The political stuff was good as well. It was fun writing about Yardy but I must admit that writing about the constant tug of power-war between Aondoakaa and Ribadu was exciting. I never in my wildest dreams could have imagined that two powerful Nigerians would squabble with each other so frequently and so publicly. If I may just say - thanks for the material, guys! And to imagine that those good days could possibly over. Here are my top 5 politics-related posts of 2007:
  1. 'Soiled Hands' & Strategy: What Nigeria Says About Democracy
  2. Who Will Fight For Nigeria (AFRICOM Pt. 1)
  3. Political Soap Operas, Nigerian Style
  4. Calls For Aondoakaa's Removal Increase
  5. AFRICOM ... The Dotted Line Has Been Signed
There are always the random things that somehow make it unto the blog. You know, the miscellaneous stories that you just cannot ignore.
  1. Nigerian Weapon Production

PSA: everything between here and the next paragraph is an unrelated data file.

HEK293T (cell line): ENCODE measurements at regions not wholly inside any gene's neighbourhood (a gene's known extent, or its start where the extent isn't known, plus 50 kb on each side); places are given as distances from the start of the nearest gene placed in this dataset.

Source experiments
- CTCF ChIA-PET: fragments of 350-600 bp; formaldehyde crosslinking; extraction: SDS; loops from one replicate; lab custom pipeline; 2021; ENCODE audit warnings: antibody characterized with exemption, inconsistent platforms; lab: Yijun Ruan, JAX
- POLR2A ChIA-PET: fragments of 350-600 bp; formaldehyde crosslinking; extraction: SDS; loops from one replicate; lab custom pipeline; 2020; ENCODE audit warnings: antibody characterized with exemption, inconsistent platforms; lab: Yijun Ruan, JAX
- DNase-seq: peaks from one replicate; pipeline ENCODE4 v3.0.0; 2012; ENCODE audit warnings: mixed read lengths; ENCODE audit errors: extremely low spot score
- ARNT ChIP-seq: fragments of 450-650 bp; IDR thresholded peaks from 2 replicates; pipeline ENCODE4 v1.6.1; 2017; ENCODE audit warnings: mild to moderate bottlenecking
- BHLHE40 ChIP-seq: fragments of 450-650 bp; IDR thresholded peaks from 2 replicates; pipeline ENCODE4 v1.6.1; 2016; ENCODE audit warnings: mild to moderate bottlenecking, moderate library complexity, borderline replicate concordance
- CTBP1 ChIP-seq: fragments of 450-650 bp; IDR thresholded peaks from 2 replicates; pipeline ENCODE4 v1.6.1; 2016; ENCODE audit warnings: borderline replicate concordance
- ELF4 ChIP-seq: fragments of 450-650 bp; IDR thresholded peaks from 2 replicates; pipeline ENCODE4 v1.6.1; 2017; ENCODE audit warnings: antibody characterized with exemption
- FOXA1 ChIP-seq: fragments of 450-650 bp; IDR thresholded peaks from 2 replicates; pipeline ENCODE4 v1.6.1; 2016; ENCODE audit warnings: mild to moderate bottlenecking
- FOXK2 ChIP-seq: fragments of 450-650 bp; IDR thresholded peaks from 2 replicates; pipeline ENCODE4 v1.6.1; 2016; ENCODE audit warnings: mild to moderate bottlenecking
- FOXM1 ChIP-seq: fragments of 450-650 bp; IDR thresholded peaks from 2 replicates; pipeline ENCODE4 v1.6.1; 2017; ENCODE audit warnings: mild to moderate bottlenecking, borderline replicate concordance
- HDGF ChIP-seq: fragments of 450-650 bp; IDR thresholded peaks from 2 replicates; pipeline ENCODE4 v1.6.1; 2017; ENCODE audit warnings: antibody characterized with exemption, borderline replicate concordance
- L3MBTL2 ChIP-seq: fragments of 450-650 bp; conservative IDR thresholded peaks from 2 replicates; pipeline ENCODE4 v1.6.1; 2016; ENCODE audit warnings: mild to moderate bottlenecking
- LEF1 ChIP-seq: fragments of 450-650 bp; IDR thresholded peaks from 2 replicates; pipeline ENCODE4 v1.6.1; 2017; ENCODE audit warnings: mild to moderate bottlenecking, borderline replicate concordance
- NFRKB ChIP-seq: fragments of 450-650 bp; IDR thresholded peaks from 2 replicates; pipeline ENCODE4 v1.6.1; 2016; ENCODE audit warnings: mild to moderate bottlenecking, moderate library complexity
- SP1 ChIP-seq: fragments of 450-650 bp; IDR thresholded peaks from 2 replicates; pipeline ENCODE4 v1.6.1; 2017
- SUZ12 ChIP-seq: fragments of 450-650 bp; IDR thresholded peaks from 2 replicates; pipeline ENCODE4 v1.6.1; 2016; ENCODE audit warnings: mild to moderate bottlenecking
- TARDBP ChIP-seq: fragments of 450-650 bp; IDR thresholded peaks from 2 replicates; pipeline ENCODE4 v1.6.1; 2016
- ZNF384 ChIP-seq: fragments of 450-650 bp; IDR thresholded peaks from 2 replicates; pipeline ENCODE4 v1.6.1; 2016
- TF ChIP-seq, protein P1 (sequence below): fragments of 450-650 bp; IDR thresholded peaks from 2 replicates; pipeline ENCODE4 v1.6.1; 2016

2. A Nigerian Boy Did What?
  3. Ireland's First Black Mayor Is Nigerian
  4. Nigerian Ingenuity (If anyone knows how to reach the gentleman that is the subject of this post, please let me know.)
  5. Nigerian 'Mafia' Discovered in Italy
I hope that like me, you enjoyed reading most of the posts at this blog and I hope you will return for more because there will be changes at the blog that should help make this site even more educational and hopefully entertaining. Case in point, the already functioning Nigerian Curiosity TV.

I can only end the year by encouraging people to be supportive rather than divisive. Imagine how much progress we would make if that was one of our many resolutions? There are a lot of Nigerians out there working very hard to do incredible things and a little support from their fellow Nigerians could make the difference. I, for one, have been very fortunate to receive support from people and their assistance has been instrumental. Additionally, we must keep in mind that there are elements out there that will strive to keep us apart, that will work tirelessly to prevent collaboration. These types live by a basic credo - Divide and Conquer, and Rule them all. We cannot let them succeed.